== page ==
The reason I am asking these questions is because the last 5 engines I have worked on (even though some ran) all had not only blown head gaskets but the heads where warped. And 2 of the engines the carb mounting flanges were also warped. Now any time I get an old engine I check the head and carb surfaces to see if they are flat. And every carb gets a good soaking and cleaning before the rebuild. I haven't had one carb yet off an engine that has sat for some time that didn't have some type of crud or buildup inside of them.

 

So hopeful we can get this figured out for you.


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#10 Bruce Dorsi OFFLINE  

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Posted June 17, 2013 - 06:15 AM

 

"... when I engage the PTO or put it in gear and put a load on the engine, I notice the governor moves all the way over to the right and it tries to fully open the throttle plate and that's when the engine starts to die.  ...It seems like it's unnecessarily opening the throttle plate though under load and either flooding it with gas or it is sucking in too much air.  Either way, the combustion mixture is off and it won't continue running.  If I push back the throttle shaft by hand, it continues to run fine.  So, why is the governor giving it too much throttle and killing the engine then?"

 

The governor is acting as it should.  .....When the engine is under load, the rpm's drop, causing the governor to react.  ...The governor opens the throttle butterfly in an attempt to bring the rpm's back up.  ....If & when the rpm's increase too much, the governor closes the throttle butterfly slightly.

 

If all is right with the engine's condition and fuel mixtures, there is very little fluctuation in engine speed.

 

There can be several cause of the problems you are experiencing, and it is almost impossible to diagnose over the internet.  ....All we can do is make some educated guesses.



#11 MailmAn OFFLINE  

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Posted June 17, 2013 - 09:20 AM

Have you gone through this engine yet? I am just wondering the condition of everything so I can narrow down the possibilities.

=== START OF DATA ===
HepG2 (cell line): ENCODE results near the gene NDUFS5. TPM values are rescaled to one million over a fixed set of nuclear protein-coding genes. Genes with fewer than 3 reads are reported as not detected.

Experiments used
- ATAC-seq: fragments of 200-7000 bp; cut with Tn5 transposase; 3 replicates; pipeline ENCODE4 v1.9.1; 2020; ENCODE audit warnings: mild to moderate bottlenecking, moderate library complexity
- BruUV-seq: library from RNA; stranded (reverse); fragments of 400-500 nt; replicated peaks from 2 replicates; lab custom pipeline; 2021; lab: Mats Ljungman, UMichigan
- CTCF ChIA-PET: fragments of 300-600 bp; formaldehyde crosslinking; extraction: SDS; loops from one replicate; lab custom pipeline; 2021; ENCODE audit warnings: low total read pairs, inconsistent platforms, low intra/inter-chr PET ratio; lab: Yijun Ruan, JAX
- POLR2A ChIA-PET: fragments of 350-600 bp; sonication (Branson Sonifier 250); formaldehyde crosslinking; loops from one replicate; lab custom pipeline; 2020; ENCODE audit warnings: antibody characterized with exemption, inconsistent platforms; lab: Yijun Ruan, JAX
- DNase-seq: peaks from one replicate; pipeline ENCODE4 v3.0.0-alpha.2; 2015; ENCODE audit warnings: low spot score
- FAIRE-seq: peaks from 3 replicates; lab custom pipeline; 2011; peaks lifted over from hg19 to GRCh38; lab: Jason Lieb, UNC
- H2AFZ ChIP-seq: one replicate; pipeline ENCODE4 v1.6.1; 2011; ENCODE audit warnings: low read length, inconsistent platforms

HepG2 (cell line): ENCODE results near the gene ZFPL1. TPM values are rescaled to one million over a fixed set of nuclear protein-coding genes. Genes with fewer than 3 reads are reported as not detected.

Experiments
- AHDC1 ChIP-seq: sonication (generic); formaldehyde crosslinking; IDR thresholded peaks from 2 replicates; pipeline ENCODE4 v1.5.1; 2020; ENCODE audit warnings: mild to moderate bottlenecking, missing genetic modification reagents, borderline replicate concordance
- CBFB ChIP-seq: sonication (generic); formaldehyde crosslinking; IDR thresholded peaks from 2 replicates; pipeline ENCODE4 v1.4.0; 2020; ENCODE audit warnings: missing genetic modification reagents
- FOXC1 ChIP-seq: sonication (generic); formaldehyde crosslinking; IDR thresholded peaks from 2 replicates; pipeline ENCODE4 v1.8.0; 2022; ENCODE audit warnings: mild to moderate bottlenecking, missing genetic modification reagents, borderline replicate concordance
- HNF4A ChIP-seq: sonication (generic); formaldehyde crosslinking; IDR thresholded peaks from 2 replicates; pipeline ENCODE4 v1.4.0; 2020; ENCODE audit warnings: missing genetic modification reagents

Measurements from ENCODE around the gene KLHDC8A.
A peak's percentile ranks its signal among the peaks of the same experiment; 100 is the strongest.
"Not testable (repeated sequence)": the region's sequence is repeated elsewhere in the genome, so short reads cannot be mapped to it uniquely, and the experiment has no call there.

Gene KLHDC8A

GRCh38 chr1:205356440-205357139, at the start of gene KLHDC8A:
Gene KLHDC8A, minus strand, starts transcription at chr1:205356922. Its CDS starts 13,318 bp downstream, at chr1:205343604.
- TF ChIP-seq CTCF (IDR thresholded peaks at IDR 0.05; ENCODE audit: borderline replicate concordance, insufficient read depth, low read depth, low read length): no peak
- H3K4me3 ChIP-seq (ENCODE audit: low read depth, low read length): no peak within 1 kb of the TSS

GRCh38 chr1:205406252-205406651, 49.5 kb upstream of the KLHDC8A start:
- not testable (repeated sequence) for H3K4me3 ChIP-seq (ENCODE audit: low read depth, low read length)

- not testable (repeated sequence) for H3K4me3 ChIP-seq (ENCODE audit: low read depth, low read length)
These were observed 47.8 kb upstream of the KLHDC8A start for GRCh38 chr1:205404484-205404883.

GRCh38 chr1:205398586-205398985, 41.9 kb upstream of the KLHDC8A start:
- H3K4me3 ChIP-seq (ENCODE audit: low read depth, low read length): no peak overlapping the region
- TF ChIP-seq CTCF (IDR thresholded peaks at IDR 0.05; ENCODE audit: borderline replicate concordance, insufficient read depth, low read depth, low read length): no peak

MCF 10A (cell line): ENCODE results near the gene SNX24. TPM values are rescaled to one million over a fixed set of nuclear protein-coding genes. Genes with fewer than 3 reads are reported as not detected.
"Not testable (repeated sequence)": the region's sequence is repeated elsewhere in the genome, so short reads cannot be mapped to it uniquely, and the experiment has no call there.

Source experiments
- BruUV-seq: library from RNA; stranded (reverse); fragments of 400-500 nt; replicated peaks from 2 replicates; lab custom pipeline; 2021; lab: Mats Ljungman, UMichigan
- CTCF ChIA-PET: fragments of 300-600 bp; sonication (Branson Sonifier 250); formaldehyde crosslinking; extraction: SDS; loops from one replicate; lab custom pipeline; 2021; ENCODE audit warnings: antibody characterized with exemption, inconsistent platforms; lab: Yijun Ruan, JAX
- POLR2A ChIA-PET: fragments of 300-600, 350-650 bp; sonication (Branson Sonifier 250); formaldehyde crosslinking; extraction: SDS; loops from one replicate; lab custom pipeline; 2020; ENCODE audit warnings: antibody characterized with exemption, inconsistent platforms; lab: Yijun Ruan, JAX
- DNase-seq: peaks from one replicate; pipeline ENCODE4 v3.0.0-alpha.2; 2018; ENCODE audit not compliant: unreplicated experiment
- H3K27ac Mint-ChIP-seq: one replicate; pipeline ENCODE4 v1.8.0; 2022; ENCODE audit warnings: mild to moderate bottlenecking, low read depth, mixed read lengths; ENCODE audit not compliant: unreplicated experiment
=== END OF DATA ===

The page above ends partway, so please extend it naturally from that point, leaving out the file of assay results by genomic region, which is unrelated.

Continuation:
Have you had the head off? Does this have points, if so have you cleaned and or replaced them and the condenser?

Have you had the carb off, if so did you rebuild it?

 

I am leaning to a fuel (carb) issue but it could be a number of things. It could be a leaky carb base gasket even. Or head gasket is leaking by.

 

So hopeful we can get this figured out for you.

 

No, I haven't had the time to go through this engine yet.  I was hoping I could just run it for the time being either until I can get my other EK restoration done and then I can switch to working on this or at least until I have some time to try and take a look at this EK to get it running better.  I've been so busy with work lately that I haven't had time to even look at this thing before I needed to use it again this weekend to mow lawns with it, which I know sucks.

 

I haven't had the carb off of the engine, but I have sprayed it down with carb cleaner when it was on the engine.  I pulled the air filter elbow off of it and liberally sprayed it all down the carb intake, both with the engine off and running.  I also re-adjusted the main jet on the carb by turning it in to re-seat it and then backing it out one and a half turns to the "factory default" setting according to the service manual.  I've adjusted it a bit once the engine had warmed up and it was running for a while to smooth out the engine a bit, but no more than like a 1/4 or 1/8 of a turn counter-clockwise.

 

Haven't pulled the head at all.

 

Yes, it has points and no I haven't looked at them yet.  It is very difficult to check the points on a Wisconsin engine in an Estate Keeper as the transaxle pan is in the way.  You have to pull the engine out to take the cover off.  Plus, the P.O. used silicone caulk around the points cover to seal it up.  I'm guessing he thought he had a problem with water getting in there?  Basically, it looks like it would be a pain to get in there to check the points.  He said he put a new condenser and points in it not that long ago anyways, but I know they could be out of adjustment anyways or more worn than I might think.

 

Basically, I haven't done anything to this engine yet other than put new fuel in it.  I know it has a secondary in-line fuel filter before the carb that could be plugged and starving it for fuel.  My first step might be to either replace it or just by-pass it for now to see if that will help.  The tank already had a filter in it on the fuel shut-off valve, so I don't think it really needs another one, but I can tell he was trying to protect the carb from getting fouled up from bad gas or sediment in the tank.

 

Might try to get some video, if I can, of what it is doing.


Edited by MailmAn, June 17, 2013 - 09:24 AM.